Machine and human

It’s sometimes worth looking up from the day to day routine and thinking about what is over the horizon. This applies to us all as individuals, just as much as it does to the managers and leaders set over us. What will it mean, for example, for humans to thrive in the age of the machine?

London Business School professors Andrew Scott and Lynda Gratton are wrestling with this in a fascinating new research study.  It builds on their bestselling book about longevity, ‘The 100-Year life’ that has been translated into 14 languages and is credited with jolting the Japanese Government into taking steps to address the issues thrown up by its aging society.

Taking a 100-year view of human lifespan opens up a broad debate on work and life. People are asking about technology and its impact on longevity. “They’re beginning to realise how interconnected things are,” observes Scott.

I’m of the view that the story is not about technology, it’s about the people. Those of us working in the digital transformation of businesses in Africa are learning that’s as true here as anywhere. Digital transformation is all about imbuing your business culture with new behaviours that are empowered by technology. Faster decision-making; anticipatory customer service; collaboration between traditional silos.

There’s already an element of fear underlying  the debate, prompted by luminaries like

Bill Gates, Elon Musk and Stephen Hawking warning of a turning point when humanity risks losing control of the technology it has created. However, human intelligence and soft skills are still necessary as they will dictate future artificial intelligence. A critical role for humans will be to ensure that EQ (Emotional Quotient) balances IQ (Intelligence Quotient).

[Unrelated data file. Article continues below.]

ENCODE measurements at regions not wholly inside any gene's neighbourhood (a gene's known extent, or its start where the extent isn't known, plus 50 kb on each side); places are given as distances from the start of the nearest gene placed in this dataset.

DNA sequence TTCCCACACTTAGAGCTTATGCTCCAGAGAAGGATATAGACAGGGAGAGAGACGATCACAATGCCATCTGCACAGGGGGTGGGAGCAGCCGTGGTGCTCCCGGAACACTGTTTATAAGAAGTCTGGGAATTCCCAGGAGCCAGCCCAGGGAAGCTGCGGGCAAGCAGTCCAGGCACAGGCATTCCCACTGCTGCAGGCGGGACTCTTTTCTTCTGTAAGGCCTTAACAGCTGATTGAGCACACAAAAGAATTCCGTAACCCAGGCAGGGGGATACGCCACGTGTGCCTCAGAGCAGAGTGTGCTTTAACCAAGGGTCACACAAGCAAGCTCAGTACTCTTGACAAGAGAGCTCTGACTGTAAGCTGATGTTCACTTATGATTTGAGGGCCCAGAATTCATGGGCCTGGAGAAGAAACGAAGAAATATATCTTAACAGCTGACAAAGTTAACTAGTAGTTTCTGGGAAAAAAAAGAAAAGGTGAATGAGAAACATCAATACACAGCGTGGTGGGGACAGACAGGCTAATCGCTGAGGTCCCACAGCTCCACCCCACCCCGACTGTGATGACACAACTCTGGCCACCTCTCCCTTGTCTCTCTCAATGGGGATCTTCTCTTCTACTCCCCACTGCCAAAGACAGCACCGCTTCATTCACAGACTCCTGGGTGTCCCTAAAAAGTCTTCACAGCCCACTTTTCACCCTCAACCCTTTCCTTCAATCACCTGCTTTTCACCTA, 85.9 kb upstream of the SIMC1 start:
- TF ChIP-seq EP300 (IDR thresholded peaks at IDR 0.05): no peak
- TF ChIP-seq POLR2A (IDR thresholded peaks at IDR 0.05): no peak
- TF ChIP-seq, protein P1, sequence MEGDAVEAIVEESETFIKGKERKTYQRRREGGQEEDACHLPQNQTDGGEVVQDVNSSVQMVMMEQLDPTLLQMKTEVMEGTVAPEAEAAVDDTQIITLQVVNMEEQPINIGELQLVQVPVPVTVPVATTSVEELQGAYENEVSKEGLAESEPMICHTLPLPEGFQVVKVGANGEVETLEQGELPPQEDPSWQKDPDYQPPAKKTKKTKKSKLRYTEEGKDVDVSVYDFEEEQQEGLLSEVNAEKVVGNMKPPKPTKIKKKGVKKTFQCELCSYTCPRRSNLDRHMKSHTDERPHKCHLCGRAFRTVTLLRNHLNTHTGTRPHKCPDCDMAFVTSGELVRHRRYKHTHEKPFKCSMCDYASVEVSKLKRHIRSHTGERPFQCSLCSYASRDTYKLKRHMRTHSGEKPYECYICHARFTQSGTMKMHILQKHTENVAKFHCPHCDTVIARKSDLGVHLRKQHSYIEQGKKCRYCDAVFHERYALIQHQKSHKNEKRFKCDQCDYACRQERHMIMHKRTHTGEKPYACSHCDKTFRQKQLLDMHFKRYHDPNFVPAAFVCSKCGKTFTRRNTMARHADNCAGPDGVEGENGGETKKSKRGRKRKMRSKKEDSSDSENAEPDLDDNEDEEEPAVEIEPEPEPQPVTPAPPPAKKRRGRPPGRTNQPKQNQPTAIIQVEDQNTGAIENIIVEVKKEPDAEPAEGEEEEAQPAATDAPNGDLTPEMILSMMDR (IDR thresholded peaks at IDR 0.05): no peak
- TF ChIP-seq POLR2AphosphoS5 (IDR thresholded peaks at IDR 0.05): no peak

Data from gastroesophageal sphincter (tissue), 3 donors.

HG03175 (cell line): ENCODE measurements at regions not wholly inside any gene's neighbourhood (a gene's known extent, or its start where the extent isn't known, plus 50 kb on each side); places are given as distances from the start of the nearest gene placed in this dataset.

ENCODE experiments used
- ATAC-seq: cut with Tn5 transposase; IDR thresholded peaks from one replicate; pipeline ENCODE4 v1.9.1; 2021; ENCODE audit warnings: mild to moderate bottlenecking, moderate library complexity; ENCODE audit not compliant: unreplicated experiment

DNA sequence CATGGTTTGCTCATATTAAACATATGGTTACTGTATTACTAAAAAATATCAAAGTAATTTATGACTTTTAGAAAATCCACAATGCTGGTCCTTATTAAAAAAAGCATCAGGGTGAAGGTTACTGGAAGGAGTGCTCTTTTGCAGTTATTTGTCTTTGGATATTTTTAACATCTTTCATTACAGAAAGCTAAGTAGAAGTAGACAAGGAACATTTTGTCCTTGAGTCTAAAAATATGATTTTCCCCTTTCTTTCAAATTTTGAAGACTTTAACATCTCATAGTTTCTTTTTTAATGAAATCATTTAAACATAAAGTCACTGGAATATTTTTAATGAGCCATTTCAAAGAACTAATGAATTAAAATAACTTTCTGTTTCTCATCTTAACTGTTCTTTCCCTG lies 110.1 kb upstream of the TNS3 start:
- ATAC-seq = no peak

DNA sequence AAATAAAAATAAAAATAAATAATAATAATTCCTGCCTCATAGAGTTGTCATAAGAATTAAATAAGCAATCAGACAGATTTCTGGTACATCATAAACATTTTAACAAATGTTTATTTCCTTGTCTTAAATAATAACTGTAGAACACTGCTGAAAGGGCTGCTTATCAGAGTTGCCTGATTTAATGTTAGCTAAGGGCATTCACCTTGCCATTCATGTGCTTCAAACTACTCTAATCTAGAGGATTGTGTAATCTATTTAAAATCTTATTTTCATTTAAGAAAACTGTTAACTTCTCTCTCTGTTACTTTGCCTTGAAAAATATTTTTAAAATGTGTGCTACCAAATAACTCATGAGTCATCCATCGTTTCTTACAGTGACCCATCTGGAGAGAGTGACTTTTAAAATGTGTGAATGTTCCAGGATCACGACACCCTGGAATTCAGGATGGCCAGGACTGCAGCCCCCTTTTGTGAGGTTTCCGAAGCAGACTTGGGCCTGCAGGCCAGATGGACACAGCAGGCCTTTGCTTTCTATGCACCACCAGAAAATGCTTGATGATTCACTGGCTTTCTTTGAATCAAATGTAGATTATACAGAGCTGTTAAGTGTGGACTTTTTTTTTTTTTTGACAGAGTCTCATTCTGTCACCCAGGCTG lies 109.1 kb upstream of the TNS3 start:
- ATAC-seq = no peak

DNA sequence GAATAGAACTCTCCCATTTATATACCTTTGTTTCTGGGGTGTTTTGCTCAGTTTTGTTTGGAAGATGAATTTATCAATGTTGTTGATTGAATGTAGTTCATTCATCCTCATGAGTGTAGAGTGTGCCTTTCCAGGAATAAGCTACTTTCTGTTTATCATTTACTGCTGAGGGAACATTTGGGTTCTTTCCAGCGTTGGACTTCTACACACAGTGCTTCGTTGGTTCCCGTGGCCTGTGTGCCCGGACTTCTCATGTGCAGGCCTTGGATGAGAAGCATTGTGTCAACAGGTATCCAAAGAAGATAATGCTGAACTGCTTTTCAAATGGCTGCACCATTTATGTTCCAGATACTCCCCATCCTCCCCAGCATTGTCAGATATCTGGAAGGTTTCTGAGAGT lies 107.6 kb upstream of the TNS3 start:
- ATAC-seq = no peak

For roughly a century, life in established economies has followed a predefined pattern: a three-stage progression from education to work to retirement. One benefit of living longer is that, with more productive years, the range of individual choices is extended. It also makes some choices more critical. The obvious one is ensuring adequate material resources to support a long and active old age. It also puts an unexpected premium on intangible assets such as networks of family and friends, something Africa still has in abundance.

In education, technology is already placing extraordinary learning resources online, much of it free. In the next few years, Gratton and Scott see the education sector “exploding”’ to meet new kinds of demand, moving from part-life to all life, and from a fixation on university degrees to other kinds of upskilling credentials.

Humans have the benefit of insight. That’s always enabled us to build agendas and act upon them. We don’t have to accept what happens to us as destiny – together we can shape it.

Chris Harrison leads The Brand Inside in Africa.

His book ‘Marketing Medicine’ is now available worldwide on www.amazon.com

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